But she needn’t have worried. The coin was very well received. The silver proof coin sold out on the day of its release at a rate of 1 every 2 seconds. Although, Ratcliffe can’t take all of the credit. Robin Shaw, Assistant Director on The Snowman and the Snowdog (who also worked on the original animated film) collaborated with Ratcliffe on the project. A long-time Raymond Briggs collaborator, Shaw offered a key link to the original illustrations that captured the hearts of so many.
The Original Story
"I remember that winter because it had brought the heaviest snow I had ever seen. Snow had fallen steadily all night long and, in the morning, I woke in a room filled with light and silence, the whole world seemed to be held in a dream-like stillness. It was a magical day... and it was on that day I made The Snowman." Raymond Briggs
This feeling of dream-like stillness seems to have drifted into the bones of the story of The Snowman. The story begins on a day much like the one described by Briggs above. A young boy discovers his garden has been turned into a blank canvas of snow. He merrily builds himself an impressively tall snowman, with coal for his eyes and buttons, a clementine for a nose and a snazzy, green scarf and floppy hat. Mealtime and then bedtime roll around and the boy heads upstairs taking one last look at his lovely snowman. At the stroke of midnight, the boy sees that the snowman has sprung to life and he rushes outside to ask the snowman to play. The two have a great night, playing with toys and exploring the house until the snowman takes the boy outside to show him his neatest trick. He can fly! He takes the boy on a whirlwind flight over the South Downs and Brighton Pier. After a wonderful night, the snowman returns the boy home and he heads back to bed. Unfortunately, when the boy rushes to see his snowy friend in the morning, he has melted.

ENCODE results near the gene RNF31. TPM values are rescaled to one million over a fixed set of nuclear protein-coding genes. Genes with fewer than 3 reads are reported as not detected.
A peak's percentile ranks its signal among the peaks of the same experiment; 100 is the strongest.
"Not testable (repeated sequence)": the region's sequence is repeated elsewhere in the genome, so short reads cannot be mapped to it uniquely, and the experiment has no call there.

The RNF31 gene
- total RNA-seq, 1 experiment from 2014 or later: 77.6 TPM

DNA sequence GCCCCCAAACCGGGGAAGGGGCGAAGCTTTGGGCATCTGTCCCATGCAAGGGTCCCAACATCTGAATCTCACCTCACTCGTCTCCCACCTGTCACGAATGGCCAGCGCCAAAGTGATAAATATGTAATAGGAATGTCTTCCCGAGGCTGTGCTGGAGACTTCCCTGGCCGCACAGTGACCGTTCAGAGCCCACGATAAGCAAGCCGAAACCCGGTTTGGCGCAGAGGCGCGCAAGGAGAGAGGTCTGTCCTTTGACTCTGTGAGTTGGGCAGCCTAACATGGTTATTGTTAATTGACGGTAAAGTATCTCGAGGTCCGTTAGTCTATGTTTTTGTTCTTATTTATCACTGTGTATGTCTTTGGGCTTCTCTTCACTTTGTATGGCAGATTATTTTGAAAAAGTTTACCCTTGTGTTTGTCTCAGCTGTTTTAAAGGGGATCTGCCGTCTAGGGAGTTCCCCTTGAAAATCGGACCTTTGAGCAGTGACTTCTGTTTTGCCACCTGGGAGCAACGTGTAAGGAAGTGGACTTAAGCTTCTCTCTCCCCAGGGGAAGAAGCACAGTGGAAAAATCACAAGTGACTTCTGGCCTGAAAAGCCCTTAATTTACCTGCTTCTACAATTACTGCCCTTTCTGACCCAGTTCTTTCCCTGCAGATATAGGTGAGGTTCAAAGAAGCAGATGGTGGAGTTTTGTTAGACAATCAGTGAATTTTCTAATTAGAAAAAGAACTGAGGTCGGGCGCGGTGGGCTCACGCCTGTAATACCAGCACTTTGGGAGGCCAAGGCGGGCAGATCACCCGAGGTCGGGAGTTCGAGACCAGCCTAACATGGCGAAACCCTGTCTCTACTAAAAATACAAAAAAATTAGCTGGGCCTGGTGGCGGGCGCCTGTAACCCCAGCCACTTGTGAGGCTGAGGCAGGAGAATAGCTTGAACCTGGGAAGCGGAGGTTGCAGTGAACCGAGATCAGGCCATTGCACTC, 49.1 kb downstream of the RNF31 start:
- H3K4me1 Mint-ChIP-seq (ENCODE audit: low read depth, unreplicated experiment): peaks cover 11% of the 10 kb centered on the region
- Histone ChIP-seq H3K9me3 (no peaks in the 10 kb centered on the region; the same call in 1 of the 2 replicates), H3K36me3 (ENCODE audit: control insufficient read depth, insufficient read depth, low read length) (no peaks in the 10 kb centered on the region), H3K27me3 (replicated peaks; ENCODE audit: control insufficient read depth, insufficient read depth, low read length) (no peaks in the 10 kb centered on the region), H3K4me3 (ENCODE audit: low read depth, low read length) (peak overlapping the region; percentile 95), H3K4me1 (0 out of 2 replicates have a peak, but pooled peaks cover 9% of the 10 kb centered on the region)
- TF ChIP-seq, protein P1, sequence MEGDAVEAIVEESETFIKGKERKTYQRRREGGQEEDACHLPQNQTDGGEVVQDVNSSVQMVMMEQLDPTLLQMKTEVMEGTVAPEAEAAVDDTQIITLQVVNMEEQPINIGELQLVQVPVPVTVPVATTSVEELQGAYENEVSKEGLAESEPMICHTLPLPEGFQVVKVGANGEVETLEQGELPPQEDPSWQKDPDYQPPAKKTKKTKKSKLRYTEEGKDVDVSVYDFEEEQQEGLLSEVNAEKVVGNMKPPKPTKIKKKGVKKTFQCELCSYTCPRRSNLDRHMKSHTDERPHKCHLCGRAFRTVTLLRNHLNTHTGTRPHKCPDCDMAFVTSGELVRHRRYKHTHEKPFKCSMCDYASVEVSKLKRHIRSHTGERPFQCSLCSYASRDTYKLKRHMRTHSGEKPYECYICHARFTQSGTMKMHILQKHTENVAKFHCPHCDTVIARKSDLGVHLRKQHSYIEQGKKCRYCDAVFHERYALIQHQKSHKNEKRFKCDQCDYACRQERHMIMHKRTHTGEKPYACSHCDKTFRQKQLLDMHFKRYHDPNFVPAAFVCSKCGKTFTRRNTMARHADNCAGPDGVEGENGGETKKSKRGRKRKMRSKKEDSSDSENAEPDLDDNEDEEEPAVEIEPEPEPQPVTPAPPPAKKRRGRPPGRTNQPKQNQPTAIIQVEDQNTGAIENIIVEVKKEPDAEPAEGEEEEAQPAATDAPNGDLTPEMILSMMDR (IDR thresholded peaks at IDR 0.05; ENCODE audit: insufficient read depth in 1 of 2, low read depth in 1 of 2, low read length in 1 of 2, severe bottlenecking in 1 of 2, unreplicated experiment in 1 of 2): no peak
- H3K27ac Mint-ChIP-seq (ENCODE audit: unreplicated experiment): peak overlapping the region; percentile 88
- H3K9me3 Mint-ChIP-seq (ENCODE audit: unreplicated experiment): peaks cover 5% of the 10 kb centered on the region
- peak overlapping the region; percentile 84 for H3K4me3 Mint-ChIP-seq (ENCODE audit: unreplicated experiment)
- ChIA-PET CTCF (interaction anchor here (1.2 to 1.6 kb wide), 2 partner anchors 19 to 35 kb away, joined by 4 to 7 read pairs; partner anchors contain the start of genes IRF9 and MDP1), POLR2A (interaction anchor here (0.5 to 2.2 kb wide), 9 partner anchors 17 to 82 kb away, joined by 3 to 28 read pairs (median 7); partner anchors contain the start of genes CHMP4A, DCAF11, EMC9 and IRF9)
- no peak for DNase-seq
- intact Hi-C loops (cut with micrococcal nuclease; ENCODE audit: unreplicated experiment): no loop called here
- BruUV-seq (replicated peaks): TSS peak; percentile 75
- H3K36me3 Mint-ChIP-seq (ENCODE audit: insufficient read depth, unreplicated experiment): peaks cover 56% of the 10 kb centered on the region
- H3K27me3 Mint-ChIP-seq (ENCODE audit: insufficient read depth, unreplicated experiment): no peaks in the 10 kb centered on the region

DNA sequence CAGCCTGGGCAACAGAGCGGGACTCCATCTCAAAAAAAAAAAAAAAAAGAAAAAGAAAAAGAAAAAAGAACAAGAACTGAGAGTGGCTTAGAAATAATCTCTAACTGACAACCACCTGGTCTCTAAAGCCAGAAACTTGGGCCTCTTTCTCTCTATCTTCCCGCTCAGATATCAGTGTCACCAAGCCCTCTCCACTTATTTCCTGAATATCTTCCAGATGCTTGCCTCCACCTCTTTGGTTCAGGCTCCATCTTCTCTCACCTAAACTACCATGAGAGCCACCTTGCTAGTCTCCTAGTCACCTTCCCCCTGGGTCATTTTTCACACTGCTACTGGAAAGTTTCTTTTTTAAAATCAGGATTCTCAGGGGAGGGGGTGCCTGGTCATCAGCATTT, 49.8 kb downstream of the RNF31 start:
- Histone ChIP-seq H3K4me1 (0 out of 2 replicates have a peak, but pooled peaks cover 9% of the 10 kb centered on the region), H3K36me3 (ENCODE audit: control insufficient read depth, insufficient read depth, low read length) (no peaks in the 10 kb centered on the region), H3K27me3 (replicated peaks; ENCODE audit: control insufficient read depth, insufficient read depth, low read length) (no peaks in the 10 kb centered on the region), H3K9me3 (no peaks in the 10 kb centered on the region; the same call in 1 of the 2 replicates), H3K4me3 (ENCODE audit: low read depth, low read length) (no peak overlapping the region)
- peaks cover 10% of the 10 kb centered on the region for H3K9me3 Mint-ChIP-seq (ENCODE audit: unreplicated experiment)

With its bittersweet ending, the tale has often been used as a way to introduce children to mortality, and this isn’t something that Briggs shies away from:
"I don't have happy endings. I create what seems natural and inevitable. The snowman melts, my parents died, animals die, flowers die. Everything does. There's nothing particularly gloomy about it. It's a fact of life."
But that doesn’t mean that he doesn’t see the crisp beauty in his story. The Snowman is at once a wonderfully comforting, magical and exciting story. In particular, its illustrations call to mind a feeling of nostalgia and also an uncomplicated childish wonder that shows Briggs achieved the aim he was set on when he started work on his frozen fable:
"For two years I worked on ‘Fungus’, buried amongst muck, slime and words, so... I wanted to do something which was clean, pleasant, fresh and wordless and quick."